China’s social credit system is an ambitious initiative to build a database that monitors individual, corporate, and government behavior across the country in real time.
According to the Chinese government, the system will use big data to build a high-trust society where individuals and organizations follow the law. It will do so by assigning social credit scores to each entity based on their behavior, which are translated into a variety of rewards and punishments.
Since it was formally announced in 2014, the plan has received considerable attention in international media for its potentially dystopian capability to monitor and control individual behavior.
While these concerns are valid, they do not represent the full scope of the system and its more benign aspects, particularly as it relates to business. Moreover, a number of myths and misconceptions have arisen about what the social credit system is, how it works, and what its implications will be.
With this confusion in mind, we offer an introduction to China’s social credit system and how foreign businesses should prepare for its implementation.
Although most reporting on the social credit system has focused on its relationship with individual citizens, it applies to two other groups as well. There is one social credit system for citizens, one for businesses and other organizations, and one for government officials.
Broadly speaking, the main purpose of the social credit system is to monitor and assess each group’s trustworthiness, particularly as it relates to following laws and other rules.
For citizens, this mostly relates to creditworthiness in a similar way to how credit scores work in Western countries. While the system has the potential to be abused, its main purpose is to address the problem of China being a low trust society with limited credit information on each citizen.
For example, because most citizens lack credit history, it is difficult for entities such as banks to assess who can be trusted to repay a loan that they might issue. The system goes beyond financial trustworthiness, though, and keeps track of individuals’ legal infringements and, in the future, potentially other types of behavior as well.
For businesses, the system focuses on ensuring that they follow laws and regulations and pay taxes in an appropriate and timely manner, though product and service quality will also be measured. The goal, according to the government, is to create a fair, transparent, and predictable business environment.
The social credit system is slightly different for government officials, who are assessed on criteria such as the extent to which they carry out orders from the central government.
Discrepancies between central instructions and local implementation have long characterized Chinese politics, and in recent years the center has made it a higher priority to restore top-down control. More generally, the government social credit system seeks to ensure that officials are politically loyal, well performing, and corruption-free.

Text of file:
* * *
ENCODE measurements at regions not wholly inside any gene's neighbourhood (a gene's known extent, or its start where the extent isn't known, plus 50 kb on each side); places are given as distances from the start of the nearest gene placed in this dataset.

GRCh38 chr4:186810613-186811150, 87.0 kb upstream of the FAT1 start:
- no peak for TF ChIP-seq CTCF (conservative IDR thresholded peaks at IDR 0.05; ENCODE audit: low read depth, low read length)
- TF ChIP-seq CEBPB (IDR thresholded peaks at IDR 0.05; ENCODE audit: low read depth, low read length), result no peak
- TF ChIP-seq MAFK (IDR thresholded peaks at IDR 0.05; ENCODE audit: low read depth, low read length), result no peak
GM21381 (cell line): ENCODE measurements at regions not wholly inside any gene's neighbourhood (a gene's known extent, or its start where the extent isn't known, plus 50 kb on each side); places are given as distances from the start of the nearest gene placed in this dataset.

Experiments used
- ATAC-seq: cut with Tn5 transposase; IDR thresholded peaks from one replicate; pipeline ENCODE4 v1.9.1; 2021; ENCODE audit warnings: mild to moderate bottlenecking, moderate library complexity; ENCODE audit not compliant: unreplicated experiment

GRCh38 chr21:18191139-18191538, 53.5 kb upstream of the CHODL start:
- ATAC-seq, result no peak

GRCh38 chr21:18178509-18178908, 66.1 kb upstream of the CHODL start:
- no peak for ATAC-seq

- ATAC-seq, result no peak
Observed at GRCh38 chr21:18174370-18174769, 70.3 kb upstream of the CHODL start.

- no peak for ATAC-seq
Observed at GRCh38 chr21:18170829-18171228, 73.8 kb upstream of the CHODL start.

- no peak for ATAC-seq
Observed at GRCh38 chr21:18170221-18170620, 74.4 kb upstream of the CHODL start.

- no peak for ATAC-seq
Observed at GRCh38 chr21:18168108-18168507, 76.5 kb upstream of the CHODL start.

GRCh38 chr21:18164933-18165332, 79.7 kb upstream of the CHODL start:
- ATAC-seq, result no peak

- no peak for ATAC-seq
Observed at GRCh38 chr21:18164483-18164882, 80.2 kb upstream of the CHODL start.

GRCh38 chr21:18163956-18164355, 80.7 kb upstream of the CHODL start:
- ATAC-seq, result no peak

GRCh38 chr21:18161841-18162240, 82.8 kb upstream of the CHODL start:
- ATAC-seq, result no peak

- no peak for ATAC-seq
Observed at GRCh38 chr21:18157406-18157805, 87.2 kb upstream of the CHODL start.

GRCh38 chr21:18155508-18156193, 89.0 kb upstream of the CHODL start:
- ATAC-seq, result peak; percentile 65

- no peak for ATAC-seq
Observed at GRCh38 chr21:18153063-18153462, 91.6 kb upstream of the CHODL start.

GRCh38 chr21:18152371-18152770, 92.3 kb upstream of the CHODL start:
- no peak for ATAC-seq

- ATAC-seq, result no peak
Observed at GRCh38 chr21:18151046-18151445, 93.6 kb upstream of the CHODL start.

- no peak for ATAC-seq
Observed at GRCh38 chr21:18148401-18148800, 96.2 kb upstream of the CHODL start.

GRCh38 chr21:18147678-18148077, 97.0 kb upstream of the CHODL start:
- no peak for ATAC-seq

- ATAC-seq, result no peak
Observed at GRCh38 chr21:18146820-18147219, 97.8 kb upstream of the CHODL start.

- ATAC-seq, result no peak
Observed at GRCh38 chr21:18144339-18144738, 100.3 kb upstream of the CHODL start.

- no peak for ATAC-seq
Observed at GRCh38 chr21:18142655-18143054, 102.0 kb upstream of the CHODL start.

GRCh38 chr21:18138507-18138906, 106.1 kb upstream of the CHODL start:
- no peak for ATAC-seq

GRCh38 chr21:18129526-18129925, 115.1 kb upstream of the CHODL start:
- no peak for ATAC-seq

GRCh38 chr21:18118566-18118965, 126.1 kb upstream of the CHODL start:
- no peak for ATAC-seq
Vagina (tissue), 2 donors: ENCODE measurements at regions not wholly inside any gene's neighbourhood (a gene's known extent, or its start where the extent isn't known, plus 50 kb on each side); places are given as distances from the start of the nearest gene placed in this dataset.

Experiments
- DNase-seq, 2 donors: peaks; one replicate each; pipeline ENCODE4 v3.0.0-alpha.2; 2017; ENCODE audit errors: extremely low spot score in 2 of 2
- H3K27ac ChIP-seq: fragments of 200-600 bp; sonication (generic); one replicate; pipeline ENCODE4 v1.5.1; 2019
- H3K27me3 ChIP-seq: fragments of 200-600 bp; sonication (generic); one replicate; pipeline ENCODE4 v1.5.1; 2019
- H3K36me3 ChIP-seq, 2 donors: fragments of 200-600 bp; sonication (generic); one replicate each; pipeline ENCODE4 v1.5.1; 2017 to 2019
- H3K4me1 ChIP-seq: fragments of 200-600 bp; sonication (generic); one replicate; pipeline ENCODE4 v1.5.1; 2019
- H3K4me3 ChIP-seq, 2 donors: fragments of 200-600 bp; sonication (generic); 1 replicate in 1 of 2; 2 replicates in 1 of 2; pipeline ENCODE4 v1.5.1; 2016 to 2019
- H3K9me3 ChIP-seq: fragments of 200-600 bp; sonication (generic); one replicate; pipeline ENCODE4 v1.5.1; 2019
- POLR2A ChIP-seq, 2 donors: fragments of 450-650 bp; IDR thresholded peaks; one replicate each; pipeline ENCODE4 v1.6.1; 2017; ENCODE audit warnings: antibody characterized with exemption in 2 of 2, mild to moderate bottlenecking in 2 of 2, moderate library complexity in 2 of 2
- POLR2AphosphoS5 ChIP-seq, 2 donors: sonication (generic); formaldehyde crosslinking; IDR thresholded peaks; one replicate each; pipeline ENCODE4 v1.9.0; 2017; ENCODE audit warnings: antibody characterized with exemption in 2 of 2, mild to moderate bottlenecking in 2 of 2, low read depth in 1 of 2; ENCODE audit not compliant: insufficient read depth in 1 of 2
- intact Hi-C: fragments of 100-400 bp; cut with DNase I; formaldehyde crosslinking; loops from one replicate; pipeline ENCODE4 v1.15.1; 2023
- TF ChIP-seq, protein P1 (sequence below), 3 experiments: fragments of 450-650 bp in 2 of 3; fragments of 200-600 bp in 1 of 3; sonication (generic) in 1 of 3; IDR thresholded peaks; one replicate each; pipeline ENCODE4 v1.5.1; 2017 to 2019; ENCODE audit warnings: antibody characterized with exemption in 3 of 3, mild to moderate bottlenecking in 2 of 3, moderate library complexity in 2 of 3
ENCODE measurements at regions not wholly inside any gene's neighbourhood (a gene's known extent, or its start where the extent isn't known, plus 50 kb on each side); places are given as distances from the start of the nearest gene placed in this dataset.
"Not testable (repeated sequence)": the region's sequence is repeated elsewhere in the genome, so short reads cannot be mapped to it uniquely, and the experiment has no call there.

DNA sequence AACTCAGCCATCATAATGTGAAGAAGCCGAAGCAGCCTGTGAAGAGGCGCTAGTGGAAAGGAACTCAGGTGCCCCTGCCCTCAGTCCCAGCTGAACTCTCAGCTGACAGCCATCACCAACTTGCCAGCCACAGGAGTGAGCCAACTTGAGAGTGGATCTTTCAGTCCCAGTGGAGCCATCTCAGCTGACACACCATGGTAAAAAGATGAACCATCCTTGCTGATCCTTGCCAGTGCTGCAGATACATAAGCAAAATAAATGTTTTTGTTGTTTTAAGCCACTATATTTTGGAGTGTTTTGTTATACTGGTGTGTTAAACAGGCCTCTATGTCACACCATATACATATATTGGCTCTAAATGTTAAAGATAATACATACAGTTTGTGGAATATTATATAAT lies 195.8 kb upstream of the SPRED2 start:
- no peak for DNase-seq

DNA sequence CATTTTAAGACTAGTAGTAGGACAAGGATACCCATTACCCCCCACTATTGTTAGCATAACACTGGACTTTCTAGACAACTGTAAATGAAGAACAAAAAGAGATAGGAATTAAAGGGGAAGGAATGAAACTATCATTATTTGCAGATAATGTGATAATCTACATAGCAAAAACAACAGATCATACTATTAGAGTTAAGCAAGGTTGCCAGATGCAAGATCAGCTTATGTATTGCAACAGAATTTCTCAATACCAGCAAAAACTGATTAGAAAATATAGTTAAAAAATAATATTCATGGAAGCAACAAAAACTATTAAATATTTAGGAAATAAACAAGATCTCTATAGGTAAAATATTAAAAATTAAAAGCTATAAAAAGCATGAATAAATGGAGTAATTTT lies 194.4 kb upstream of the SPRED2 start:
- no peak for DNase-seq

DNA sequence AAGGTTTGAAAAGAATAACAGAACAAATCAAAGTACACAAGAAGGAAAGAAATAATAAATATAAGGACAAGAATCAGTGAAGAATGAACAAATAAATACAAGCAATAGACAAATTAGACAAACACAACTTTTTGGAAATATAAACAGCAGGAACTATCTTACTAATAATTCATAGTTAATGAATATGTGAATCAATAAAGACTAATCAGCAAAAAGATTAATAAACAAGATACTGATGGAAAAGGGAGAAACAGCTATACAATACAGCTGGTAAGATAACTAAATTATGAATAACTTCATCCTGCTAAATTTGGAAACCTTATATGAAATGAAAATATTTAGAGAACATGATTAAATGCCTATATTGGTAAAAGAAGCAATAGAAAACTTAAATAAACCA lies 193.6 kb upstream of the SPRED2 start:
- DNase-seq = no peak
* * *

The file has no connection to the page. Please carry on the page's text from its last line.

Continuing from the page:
The corporate social credit system collects, aggregates, and analyzes data from businesses to create a score that determines rewards and punishments.
According to a report from the European Chamber of Commerce, businesses and other organizations collect data on their own operations and submit them to relevant local and national authorities, who then consolidate the data in the National Credit Information Sharing Platform, which is a centralized database.
Government authorities also submit data on businesses directly through standard government inspections. This data is then integrated in the National Internet+ Monitoring System, which analyzes the data to calculate ratings.
Businesses are mostly assessed on standard regulatory and compliance criteria that they are already legally required to fulfill. This includes paying taxes on time, holding requisite licenses, meeting product quality standards, and fulfilling environmental protection requirements. Additionally, companies are subject to an array of industry-specific requirements depending on the nature of their business.
The social credit system does, however, put forward some new and stricter requirements. One of the most potentially problematic is the need to take responsibility for business partners. Even if a company meets all of its legal requirements, it can still be penalized if, for example, one of its suppliers is on a blacklist.
Companies with poor scores face a number of penalties. For example, they may be inspected or audited more frequently by regulators, be excluded from public procurement opportunities, unable to benefit from incentives, and be publicly named and shamed.
Further, because businesses are responsible for their partners, it will be harder for companies with low scores to build relationships with other entities.
Businesses can fall on a blacklist either from a poor social credit score or from a particular violation that also negatively impacts a score. China already has numerous national and regional blacklists for various types of violations that will be integrated with the social credit system.
Conversely, high scoring companies will be placed on a “redlist”. Besides complying with legal and regulatory requirements, businesses can boost their scores through positive actions like corporate social responsibility activities, which may relate to participating in government initiatives such as poverty alleviation.
The rewards of being on a redlist are somewhat unclear, but appear to involve less frequent inspections and audits, streamlined administrative procedures, and fast-tracked approvals, among other benefits.
The government plans to launch the social credit system nationwide by the end of 2020, as outlined in the State Council’s Guideline of the Construction of Social Credit System, which was released in 2014.